If anyone had told me that I would be fighting for my life outside of the Iraqi War, I would've just assumed that they were being ridiculous and moved on. Not even in my wildest dreams would I have believed that, one day, I would be fending off the dead. Sure, I enjoyed the occasional zombie movie, but I never believed that corpses would actually start rising from their graves outside of a Hollywood set.
Then there was the outbreak.
Now, I was on my own in a new world full of creatures that wanted to eat me, wandering from town to town, searching for supplies to keep myself alive.
Originally, I had been with a group of five others. We had been camped outside of Winder, Georgia in an abandoned farmhouse. It had been a pretty good set up. There had been a pure water source, plenty of food, decent shelter… But then the walkers came and we were overrun.
Walkers—that was what my group had come to call those who succumbed to the disease. It seemed to make everyone feel a bit more comfortable rather than calling them "zombies." I felt that it was an appropriate name. After the disease burned you out, your body would rise and return to walk the Earth once more. I had seen it happen a few times. It looked like a horrible way to go, right up there next to being ripped apart.
It was a few months after the start of this epidemic, and a few weeks after my last group's fall, before I met another survivor.
I had been resting on the roof an abandoned 1968 Chevrolet Chevelle, reading The Raven for what had to be the sixteenth time over the span of one month. Edgar Allan Poe was one of my favorite authors of all time, the other being Sir Arthur Conan Doyle. I had always had a thing for mysteries, even since I was little. I grew up wanting to be in law enforcement, but, instead, I ended up in the U.S. Military. Who knew?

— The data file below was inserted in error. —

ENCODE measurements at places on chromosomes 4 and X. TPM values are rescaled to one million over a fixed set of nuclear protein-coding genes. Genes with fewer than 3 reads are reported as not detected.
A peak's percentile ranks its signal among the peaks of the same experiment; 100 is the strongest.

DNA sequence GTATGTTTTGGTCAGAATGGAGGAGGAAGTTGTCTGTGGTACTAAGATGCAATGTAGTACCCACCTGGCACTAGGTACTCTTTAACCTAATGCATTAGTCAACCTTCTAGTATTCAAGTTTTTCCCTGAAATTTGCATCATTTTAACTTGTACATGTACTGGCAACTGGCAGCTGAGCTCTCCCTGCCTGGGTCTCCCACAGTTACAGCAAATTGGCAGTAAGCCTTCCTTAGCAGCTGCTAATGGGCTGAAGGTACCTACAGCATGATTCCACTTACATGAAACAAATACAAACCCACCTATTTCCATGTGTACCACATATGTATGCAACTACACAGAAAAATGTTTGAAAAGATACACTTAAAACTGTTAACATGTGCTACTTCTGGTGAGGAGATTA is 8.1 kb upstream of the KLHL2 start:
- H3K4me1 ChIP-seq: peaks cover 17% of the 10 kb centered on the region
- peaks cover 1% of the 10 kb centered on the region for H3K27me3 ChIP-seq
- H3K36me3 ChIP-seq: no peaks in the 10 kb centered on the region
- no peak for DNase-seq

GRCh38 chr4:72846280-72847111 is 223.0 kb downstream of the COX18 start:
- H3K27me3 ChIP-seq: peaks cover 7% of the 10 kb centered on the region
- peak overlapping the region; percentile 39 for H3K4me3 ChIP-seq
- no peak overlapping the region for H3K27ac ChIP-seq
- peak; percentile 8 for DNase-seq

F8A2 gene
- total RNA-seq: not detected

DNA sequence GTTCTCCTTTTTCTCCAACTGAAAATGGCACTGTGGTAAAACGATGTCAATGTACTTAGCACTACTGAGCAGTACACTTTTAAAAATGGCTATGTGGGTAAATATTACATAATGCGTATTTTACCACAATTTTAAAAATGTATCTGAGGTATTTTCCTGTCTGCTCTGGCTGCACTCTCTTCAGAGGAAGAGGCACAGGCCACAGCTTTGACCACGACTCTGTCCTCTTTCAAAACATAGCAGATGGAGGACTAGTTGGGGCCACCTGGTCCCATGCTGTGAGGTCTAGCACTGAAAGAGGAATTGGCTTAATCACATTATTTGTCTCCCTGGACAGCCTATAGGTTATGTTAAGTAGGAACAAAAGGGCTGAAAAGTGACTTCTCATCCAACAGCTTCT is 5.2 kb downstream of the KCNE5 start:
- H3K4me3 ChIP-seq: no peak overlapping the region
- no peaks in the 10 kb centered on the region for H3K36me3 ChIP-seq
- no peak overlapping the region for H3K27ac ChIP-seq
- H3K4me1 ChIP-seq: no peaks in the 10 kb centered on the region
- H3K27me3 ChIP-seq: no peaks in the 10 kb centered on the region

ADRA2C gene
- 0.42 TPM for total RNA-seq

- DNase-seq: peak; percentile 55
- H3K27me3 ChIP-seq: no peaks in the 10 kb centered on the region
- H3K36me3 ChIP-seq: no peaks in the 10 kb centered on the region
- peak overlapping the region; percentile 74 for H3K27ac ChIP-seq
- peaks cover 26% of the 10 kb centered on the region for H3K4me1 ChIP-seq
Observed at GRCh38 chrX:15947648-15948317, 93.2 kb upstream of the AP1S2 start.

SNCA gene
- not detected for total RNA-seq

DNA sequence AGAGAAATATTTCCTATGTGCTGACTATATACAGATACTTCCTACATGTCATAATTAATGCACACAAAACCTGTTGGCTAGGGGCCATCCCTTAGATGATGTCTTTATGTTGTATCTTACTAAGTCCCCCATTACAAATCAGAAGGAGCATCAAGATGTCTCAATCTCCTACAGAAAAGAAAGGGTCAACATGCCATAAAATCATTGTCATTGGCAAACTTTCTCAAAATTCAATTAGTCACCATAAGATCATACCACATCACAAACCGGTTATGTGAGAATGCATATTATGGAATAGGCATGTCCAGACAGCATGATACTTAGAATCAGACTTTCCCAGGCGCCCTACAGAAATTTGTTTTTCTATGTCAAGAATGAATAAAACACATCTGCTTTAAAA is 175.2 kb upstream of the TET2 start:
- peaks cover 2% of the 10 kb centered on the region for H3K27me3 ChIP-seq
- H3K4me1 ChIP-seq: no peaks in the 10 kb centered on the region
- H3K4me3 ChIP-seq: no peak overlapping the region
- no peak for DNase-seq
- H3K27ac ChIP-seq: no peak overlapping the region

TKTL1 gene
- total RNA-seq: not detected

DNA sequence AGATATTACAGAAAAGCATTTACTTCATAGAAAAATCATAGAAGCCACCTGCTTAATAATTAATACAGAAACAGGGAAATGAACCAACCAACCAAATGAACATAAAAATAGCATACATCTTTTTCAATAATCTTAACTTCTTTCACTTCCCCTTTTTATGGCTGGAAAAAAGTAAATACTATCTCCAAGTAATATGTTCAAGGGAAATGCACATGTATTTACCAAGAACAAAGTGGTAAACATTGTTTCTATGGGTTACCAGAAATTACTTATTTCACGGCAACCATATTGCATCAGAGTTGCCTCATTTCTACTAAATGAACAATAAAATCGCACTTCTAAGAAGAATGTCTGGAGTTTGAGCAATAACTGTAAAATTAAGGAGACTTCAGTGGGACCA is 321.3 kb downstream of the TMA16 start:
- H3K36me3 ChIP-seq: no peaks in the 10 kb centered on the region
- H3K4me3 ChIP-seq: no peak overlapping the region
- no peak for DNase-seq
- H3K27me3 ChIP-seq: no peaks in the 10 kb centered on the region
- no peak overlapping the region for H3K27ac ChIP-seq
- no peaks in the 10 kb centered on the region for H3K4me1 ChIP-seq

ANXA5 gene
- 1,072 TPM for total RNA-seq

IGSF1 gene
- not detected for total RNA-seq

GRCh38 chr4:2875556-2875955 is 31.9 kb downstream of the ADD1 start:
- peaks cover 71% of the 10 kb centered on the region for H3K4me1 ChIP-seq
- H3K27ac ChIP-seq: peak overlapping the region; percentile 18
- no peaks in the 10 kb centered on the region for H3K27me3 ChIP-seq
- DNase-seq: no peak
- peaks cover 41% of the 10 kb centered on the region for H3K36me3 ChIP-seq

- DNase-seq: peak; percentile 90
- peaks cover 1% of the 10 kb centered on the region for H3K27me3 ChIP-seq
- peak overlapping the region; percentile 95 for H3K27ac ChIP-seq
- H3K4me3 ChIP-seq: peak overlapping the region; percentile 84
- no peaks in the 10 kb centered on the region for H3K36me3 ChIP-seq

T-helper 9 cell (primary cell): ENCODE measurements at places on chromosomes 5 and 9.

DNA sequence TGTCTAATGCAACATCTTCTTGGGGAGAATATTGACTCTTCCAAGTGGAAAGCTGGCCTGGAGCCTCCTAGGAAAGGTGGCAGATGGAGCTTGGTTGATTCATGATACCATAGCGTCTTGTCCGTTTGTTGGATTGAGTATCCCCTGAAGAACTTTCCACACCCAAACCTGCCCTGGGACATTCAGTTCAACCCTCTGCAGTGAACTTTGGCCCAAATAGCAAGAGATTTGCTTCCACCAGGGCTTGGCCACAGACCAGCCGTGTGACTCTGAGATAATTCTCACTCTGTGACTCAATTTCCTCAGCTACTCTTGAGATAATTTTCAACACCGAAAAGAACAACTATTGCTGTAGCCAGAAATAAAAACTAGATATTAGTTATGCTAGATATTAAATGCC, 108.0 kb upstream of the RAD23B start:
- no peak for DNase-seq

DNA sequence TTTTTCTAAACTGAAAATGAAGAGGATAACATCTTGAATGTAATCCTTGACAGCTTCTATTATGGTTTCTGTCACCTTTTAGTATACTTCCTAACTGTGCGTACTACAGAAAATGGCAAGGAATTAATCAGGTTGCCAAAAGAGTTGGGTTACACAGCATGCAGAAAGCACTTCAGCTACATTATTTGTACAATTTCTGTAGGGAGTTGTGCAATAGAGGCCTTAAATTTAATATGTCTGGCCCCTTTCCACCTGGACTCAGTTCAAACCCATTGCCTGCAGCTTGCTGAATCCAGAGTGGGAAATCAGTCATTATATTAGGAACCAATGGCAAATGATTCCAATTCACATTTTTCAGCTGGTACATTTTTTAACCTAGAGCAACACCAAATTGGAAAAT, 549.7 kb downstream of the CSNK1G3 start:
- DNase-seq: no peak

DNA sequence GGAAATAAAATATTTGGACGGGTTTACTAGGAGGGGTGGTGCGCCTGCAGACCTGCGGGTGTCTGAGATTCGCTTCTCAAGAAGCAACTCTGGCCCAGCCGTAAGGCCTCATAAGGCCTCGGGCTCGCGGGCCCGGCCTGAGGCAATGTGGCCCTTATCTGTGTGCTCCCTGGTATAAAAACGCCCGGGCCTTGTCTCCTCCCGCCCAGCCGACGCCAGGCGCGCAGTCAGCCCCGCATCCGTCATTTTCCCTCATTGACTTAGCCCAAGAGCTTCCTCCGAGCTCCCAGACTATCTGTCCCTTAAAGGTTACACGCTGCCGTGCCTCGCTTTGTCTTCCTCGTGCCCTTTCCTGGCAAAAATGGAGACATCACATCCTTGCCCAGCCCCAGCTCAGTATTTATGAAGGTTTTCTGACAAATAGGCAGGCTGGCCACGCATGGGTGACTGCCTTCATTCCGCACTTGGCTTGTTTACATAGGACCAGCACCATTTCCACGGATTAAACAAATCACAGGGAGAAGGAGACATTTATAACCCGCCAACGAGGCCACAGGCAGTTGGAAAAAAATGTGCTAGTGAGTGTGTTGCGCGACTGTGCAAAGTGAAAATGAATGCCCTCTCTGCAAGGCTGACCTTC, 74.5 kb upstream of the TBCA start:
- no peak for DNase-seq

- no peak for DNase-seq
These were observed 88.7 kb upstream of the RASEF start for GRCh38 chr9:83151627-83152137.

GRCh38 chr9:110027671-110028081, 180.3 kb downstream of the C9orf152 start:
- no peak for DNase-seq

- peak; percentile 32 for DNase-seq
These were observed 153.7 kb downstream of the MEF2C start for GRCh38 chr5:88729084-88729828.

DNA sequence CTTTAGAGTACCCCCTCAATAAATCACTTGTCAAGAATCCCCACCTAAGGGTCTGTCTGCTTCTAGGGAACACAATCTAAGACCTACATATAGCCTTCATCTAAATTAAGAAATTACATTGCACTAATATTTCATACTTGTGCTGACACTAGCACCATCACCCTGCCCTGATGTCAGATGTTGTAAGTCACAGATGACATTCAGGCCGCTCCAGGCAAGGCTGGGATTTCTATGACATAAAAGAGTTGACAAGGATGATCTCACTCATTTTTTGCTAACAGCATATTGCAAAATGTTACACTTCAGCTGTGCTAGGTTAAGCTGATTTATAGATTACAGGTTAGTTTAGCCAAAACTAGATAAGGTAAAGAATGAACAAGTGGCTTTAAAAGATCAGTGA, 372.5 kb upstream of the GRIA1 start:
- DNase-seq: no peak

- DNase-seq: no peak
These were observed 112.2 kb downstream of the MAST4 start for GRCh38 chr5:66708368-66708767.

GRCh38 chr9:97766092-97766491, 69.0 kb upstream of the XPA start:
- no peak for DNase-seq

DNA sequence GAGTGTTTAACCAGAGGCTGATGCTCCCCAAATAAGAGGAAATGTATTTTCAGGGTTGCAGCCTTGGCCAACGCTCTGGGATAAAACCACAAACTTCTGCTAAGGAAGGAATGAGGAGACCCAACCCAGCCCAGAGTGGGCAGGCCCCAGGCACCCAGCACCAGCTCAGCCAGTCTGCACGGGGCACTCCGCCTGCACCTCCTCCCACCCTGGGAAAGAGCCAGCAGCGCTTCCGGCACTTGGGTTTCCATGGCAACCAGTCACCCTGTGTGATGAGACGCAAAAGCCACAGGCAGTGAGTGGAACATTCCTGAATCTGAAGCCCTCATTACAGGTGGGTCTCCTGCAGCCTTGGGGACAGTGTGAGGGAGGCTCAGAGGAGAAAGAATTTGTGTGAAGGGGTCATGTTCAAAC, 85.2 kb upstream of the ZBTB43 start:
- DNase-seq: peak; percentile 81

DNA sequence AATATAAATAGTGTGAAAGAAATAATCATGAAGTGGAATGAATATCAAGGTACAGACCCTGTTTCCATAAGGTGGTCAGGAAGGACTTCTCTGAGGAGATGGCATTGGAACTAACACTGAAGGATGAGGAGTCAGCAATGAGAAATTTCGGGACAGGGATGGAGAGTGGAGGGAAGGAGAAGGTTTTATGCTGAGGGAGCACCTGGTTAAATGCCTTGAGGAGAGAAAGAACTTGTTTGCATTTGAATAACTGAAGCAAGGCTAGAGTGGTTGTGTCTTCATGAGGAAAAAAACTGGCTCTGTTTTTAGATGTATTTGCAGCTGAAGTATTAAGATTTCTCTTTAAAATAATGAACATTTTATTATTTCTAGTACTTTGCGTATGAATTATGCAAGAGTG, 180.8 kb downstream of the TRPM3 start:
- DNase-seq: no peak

My head snapped up at the sound of a voice.
A man was approaching from up the road.
I did a quick assessment of him, noting his apparent age, height, and build. I also noted that he was wearing a Sheriff's Deputy uniform, complete with patrol hat. Not that it made me any less wary of him.
"Sorry, I didn't mean to startle you," the man apologized, raising his hands to show that he meant no harm. "I was just wonderin' if you needed a ride somewhere."
I didn't answer. Instead, I simply closed my book and tucked it into the pocket of my army cargo pants, all the while keeping my eyes trained on this man. I hadn't met many people after my group went down, but I had met enough before to know to be cautious of people, even those who appear harmless—especially those who appear harmless.
"My name's Rick," the man offered. "Rick Grimes. I'm not gonna hurt you."
"I know," I replied confidently.
While the man watched, equally as cautious, I grabbed the Barnet Jackal crossbow next to me. I had found it on an excavation through an Academy Sports and Outdoors. So far, it was my favorite weapon. It was silent, so I didn't have to worry about making too much noise and drawing walkers to me. Also, the scope was more than accurate. First time I tried it out, I managed to take down a walker from two hundred yards.
I scooted to the edge of the roof of the car and dropped down onto the asphalt. "Where did you come from?" I asked as I took a few steps closer to the man.
"Up the road a ways," he said. "I'm headin' up to Atlanta to look for my family."
I nodded in acknowledgment and shifted anxiously on my feet. I didn't quite know what to do, being presented with another living human after all this time. But I couldn't blame that entirely on the world having gone to shit. I had never been the sociable type. That was one of the reasons why I ended up in the army instead of in law enforcement, I supposed.
"Anyone else with you?" Rick inquired warily.
"No," I assured him, "not for a while now."
"Well, if you've got nowhere else to go, you're welcome to ride with me up to Atlanta."